I am an American living in Toronto. I arrived in 2004, at a time when it was fashionable for young liberals to threaten to move to Canada and, on a more personal but related level, when one-upmanship meant a lot more to me than it does today. This means I’ve lived in the city for almost a decade. For almost a decade, nobody back home cared about it. “Ooh, Toe-rahn-toe,” some would say when I told them where I’d gone for school—an out-of-state tuition I could afford, across an international boundary but on the same system of glacial lakes. How exotic, this implied. Usually, though, I’d just get a vaguely perplexed stare, and whoever I was talking to would change the subject. This is how most Americans think about Canada: briefly, barely, and with little understanding. It isn’t because of willful disinterest, necessarily. I think most people just prefer the mystery. I have relatives with advanced degrees who still think I speak French.
Because of this, I’m a little tickled to have my mayor’s name on all my American friends’ lips and Facebook walls. Actual shits are being given! About Toronto! Getting America to acknowledge the existence of Toronto is kind of like getting your sheltered Republican grandpa to admit that he’s long suspected Obama’s probably not a Muslim. It’s not the best-case scenario, but it’s a step.
A step to what? That, I’m unclear on.
I’ve lost track of all the major media coverage we’ve gotten back home.The flashy tail end (knock wood) of a years-long public spectacle is being (and has been) broadcast, in distillation, for all the motherland to see; really, all the world. Once the mayor was lampooned on the opening sketch of Saturday Night Live (and why yes that would be the sketch reserved for the most interesting and important news of the week, thank you very much), I knew I had to cut myself off. I couldn’t even pretend that I cared they screwed up the accents.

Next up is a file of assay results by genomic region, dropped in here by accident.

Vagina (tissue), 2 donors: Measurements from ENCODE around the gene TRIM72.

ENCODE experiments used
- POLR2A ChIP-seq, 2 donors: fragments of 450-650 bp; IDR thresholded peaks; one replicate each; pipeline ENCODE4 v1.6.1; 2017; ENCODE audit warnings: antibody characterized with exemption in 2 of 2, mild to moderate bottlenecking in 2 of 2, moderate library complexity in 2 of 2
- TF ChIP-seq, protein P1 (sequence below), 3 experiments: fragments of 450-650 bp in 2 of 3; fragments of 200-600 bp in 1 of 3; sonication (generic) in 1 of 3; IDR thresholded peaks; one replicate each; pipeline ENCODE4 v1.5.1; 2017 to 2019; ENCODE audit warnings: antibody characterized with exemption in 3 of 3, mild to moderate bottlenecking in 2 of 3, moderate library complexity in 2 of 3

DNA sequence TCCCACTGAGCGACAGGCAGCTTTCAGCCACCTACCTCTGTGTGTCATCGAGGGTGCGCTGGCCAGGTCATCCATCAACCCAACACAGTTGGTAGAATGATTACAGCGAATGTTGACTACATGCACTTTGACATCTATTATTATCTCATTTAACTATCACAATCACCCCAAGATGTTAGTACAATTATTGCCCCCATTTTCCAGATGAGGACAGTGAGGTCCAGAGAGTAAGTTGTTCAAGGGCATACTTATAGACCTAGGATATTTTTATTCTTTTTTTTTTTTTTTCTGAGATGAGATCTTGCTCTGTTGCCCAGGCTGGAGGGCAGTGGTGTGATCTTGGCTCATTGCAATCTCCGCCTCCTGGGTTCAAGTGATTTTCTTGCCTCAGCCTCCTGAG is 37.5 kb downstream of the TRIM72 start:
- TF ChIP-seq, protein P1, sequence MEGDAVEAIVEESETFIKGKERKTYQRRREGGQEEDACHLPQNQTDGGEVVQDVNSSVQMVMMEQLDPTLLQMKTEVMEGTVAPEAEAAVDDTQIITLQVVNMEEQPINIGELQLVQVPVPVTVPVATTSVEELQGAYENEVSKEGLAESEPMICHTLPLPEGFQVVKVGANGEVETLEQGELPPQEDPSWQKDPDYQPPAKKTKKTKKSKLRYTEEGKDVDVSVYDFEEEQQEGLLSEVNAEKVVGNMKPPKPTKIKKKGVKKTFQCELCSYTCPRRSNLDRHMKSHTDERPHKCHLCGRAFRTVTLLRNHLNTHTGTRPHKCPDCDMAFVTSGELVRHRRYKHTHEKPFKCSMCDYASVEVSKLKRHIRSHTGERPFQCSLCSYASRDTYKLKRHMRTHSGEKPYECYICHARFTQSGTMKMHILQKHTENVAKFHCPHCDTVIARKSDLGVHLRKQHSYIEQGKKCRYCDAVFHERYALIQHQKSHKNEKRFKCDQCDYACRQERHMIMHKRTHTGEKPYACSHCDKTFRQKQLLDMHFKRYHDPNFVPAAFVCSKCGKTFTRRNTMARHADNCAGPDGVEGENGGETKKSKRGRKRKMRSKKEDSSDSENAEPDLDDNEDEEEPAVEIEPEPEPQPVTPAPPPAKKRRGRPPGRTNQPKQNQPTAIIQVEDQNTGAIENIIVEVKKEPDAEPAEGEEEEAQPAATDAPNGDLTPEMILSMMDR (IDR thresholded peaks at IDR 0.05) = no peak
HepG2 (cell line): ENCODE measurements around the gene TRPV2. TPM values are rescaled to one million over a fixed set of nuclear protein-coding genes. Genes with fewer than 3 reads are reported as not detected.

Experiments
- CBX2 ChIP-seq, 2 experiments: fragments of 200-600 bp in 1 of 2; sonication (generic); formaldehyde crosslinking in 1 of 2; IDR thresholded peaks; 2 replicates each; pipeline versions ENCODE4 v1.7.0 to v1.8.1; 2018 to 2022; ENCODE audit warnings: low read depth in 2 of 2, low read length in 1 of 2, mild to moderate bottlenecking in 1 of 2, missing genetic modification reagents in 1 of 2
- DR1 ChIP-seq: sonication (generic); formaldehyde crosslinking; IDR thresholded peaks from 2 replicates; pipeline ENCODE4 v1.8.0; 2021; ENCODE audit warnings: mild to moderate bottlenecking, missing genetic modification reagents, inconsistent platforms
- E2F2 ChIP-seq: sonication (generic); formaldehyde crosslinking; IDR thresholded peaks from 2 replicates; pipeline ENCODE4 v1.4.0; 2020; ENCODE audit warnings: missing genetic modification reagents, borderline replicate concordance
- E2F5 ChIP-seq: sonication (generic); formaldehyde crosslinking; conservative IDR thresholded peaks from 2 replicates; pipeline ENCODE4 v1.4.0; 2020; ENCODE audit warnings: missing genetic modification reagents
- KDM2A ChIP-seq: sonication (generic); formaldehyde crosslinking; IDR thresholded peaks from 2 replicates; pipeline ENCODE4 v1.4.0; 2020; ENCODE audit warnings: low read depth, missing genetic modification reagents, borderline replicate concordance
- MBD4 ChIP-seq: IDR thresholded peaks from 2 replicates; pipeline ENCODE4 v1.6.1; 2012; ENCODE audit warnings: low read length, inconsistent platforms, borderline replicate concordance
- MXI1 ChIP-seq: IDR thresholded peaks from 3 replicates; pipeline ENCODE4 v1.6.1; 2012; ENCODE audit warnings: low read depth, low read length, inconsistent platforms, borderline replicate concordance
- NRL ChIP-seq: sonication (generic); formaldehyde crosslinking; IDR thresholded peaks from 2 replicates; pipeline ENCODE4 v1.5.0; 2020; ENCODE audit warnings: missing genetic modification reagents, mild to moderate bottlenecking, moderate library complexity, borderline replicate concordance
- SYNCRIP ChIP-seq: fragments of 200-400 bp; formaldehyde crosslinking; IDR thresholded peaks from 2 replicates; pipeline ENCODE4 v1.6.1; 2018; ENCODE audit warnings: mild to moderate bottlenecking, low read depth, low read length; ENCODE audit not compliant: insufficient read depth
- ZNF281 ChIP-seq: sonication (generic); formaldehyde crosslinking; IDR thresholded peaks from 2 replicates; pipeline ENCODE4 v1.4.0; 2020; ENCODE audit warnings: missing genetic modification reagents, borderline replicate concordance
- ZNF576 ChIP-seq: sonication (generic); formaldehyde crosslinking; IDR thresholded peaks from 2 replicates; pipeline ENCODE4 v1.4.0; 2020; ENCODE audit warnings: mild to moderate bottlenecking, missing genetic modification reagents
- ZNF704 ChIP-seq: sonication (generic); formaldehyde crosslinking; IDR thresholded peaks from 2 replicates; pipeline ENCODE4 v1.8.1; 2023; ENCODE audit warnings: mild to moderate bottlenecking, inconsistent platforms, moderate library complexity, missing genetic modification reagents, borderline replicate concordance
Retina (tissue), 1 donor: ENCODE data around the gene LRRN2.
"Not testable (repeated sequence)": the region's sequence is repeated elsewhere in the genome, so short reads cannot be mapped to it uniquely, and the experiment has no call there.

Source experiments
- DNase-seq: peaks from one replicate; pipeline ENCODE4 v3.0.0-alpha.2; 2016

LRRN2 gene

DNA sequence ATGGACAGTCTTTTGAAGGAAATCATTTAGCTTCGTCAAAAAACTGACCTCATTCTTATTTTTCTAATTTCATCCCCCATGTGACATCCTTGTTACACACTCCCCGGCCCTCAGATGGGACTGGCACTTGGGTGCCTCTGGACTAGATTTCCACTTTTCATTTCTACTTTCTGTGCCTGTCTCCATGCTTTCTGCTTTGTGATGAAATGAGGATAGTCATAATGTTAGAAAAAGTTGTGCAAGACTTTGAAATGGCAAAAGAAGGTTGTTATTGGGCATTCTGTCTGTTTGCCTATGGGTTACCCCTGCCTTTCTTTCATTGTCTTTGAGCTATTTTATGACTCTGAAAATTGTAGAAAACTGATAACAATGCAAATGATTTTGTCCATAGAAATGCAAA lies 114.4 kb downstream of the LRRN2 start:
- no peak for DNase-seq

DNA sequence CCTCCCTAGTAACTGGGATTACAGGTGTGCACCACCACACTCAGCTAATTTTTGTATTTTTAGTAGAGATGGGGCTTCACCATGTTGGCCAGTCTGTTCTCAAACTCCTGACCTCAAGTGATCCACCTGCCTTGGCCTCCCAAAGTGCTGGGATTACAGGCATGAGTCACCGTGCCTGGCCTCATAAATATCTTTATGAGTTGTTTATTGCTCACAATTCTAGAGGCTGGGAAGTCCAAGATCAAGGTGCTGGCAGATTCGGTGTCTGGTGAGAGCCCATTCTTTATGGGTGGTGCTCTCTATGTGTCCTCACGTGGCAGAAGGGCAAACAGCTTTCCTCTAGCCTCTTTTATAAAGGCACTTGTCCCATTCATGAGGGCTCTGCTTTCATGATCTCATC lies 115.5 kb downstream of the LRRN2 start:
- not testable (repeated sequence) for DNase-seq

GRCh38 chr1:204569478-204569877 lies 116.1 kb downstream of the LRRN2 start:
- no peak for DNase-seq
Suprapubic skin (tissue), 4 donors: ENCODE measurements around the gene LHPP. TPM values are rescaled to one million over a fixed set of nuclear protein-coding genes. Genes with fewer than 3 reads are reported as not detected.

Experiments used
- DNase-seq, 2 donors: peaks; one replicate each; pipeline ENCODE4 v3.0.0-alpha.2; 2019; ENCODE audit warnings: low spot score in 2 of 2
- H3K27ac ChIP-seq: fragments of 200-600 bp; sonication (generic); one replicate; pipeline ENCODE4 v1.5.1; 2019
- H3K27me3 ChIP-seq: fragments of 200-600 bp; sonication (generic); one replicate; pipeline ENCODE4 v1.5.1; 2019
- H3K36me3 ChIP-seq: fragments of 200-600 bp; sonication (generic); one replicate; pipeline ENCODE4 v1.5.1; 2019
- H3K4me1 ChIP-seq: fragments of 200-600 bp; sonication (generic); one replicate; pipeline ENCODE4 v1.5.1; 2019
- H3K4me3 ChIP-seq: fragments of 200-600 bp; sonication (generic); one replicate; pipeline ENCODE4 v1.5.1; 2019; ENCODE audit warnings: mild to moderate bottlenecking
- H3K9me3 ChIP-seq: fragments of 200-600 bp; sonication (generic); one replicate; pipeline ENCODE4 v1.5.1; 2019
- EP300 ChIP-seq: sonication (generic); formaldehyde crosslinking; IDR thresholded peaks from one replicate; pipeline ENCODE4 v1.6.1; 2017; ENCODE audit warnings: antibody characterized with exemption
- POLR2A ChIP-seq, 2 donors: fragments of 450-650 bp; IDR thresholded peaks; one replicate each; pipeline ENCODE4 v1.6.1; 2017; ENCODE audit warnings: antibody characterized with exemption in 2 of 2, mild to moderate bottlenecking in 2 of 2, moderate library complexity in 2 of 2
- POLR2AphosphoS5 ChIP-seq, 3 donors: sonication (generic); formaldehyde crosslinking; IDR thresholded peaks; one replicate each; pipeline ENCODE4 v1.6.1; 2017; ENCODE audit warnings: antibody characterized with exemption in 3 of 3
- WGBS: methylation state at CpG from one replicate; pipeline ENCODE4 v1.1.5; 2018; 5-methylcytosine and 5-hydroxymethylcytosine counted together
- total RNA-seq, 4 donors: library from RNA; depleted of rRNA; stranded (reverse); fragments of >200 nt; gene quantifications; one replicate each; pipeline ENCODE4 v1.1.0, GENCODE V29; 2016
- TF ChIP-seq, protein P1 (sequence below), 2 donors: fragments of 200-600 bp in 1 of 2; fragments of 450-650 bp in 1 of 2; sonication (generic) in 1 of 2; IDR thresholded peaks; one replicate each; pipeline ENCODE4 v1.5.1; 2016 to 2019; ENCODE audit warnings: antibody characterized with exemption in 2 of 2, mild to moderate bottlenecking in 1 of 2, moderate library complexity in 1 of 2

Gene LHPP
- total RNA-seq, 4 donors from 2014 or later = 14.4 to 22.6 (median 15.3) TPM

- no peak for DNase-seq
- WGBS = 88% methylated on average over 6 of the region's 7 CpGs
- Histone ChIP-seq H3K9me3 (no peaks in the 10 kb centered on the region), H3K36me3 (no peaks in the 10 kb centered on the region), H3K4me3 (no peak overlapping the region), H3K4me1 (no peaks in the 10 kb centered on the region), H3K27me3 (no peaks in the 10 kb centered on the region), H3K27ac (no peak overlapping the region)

This is all very exciting. It also feels terribly absurd.
For the record, I did not vote for Rob Ford. Even if I wanted to, I couldn’t, because I am not a citizen and cannot legally vote for anyone. My experience of Rob Ford’s tenure as mayor of Toronto has been one of a civically concerned and emotionally invested denizen without full license to have either concern or investment. From a bleachers seat, I’ve watched the mayor oppose every remotely compassionate by-law thrown in his direction, well before he admitted to using and buying drugs, driving drunk, and publicly insisting he has “more than enough to eat at home” in the context of his poor, poor wife’s bits. Somewhere along the line, Toronto stopped being the aloof but gentle leather-jacketed enigma I’d envisioned when I moved here, an ignorant American, at 18. It became, instead, something more familiar: a divided city.
While I’ve been here for some time, it’s Ford who has made me realize that I can’t reconcile the symbolic Toronto of my shaky but gut-trusting understanding with the truth that it’s a real city with real city rifts still figuring out how to grapple with both. If I could, I’d likely be less surprised that we’ve found ourselves with a leader so obviously, so cartoonishly, villainous, yet with such broad appeal.
Audiences abroad won’t likely catch the nuance. They haven’t been backgrounded on policy and demographics, growing pains in a city most viewers will not know. Instead, they’ll see more of the gong show they didn’t expect from a place they may not have given thought to, be momentarily surprised, and forget. They are not commiserating with us; they are eating popcorn and waiting for the next outrageous plot twist. It feels uncomfortable but oddly uplifting, like lapses into tenderness from a largely indifferent lover who occasionally bangs your friends.
Notoriety is a narcotic buzz. It’s like being in a fight, waiting for the next punch to land. That is, until you’re unable to feel anything at all.